Ambulance funding called ‘drop in the bucket’

Health and Long-Term Care minister Tony Clement announced last Wednesday the Ontario government is investing $60,000 in Rainy River District as part of $10 million in special grants to improve land ambulance services across the province.
“Our government is committed to helping municipalities provide quality ambulance services,” Clement said in a press release.
“This funding will ensure the vehicles and equipment necessary to maintain and improve ambulance services are available throughout the province,” he added.
This funding is in addition to the $5 million announced last September to replace defibrillators and vehicles.
But the district already has used the money to replace nine defibrillators, said Donna Dittaro, CAO of the local District Social Services Administration Board.
“We received just over $29,000 [last September]. This $60,000 was a one-time grant only applied to the purchase of defibrillators to offset the cost,” she noted.
“That’s a drop. That $60,000 is a drop [in the bucket].”
While 37 communities received part of the latest $10 million in funding, Kenora District wasn’t included.
“I find that unusual, I would have thought everyone was eligible,” Dittaro said.
Sten Lif, CAO of the DSSAB in Kenora, said he wasn’t sure why his district was left off the list.
“We haven’t received anything here,” he said. “We have submitted a substantial amount. We applied for funding enhancement last October.”
As part of last September’s funding announcement, Kenora did receive about $35,000.
The ministry could not be reached for comment as of press time.
Meanwhile, Rainy River District also has a sizable funding request in with the Ministry of Health.
“We’re waiting to hear about two funding requests that we submitted to the minister,” Dittaro said. “We submitted a huge submission to the government back in September.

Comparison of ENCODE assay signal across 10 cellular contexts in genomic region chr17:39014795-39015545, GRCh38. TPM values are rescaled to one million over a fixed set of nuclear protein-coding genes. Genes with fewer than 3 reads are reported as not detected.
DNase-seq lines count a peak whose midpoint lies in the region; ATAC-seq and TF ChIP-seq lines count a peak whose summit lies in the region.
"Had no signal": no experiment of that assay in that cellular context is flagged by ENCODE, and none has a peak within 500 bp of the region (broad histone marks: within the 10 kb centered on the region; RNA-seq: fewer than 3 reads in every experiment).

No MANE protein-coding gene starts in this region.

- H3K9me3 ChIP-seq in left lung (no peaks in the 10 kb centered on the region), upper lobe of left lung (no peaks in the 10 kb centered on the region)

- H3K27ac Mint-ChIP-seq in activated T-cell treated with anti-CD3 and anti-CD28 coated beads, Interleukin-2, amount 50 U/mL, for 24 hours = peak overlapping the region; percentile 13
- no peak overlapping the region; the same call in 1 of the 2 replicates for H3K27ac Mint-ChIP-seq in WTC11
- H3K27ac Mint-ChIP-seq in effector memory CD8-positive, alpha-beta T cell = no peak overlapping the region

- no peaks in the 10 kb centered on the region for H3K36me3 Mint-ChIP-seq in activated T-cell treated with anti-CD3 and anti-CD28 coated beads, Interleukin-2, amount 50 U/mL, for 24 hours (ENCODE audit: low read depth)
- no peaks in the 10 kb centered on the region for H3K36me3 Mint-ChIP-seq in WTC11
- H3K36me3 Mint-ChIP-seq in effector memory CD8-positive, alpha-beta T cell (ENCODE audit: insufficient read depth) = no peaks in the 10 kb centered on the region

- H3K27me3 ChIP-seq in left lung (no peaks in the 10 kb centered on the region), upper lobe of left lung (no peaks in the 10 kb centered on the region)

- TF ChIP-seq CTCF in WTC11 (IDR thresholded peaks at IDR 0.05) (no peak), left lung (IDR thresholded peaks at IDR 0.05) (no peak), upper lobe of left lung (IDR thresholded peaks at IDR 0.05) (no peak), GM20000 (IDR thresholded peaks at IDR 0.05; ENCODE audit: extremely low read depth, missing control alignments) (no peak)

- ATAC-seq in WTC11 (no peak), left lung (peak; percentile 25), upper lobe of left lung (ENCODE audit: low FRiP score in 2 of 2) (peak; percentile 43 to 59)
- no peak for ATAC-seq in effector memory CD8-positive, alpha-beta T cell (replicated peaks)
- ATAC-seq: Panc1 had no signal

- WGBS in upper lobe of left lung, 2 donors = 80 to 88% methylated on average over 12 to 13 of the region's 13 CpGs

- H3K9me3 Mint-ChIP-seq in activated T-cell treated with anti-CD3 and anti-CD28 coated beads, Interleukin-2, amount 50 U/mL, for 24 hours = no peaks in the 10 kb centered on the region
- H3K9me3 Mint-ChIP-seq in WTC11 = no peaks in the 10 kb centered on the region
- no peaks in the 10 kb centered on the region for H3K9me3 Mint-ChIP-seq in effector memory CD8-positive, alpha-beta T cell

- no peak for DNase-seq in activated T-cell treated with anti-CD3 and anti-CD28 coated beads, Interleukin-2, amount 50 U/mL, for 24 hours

“The government asked how [district service boards] could increase response times. We concentrated on staffing and bases—we need some upgrades, for example, in the Town of Rainy River,” she continued.
“DSSAB did pass the budget a couple of weeks ago and did increase the funding,” said Dittaro. “Our biggest fight right now is over the incorporated—they’re not funding it correctly.
“Last year, they owed us over $160,000 and they only paid us $18,000, so we’re going after them for that.”
Both DSSABs in Rainy River and Kenora have been waiting a year for the funding.
“We understand that with a growing and aging population, the demand for ambulance services will continue to increase,” Clement said.
“This money means that municipalities all across the province will have the tools they need to improve ambulance response times to meet that demand.”
“Municipal governments are committed to building and maintaining an ambulance system that meets the needs of their communities,” said Roger Anderson, municipal co-chair of the Land Ambulance Implementation Steering Committee.
“The province’s financial partnership is helpful and these grants are an important instalment to this partnership.”
This investment is part of the government’s “SuperBuild” strategy to improve health infrastructure.
On Jan. 1, 2001, the Ontario government downloaded administration for land ambulance services to district service boards.
As of 2006, ambulance attendants will need EMCA certification for employment and there has to be a primary care paramedic on each vehicle.
Volunteers working more than 24 hours a week also will need EMCA certification.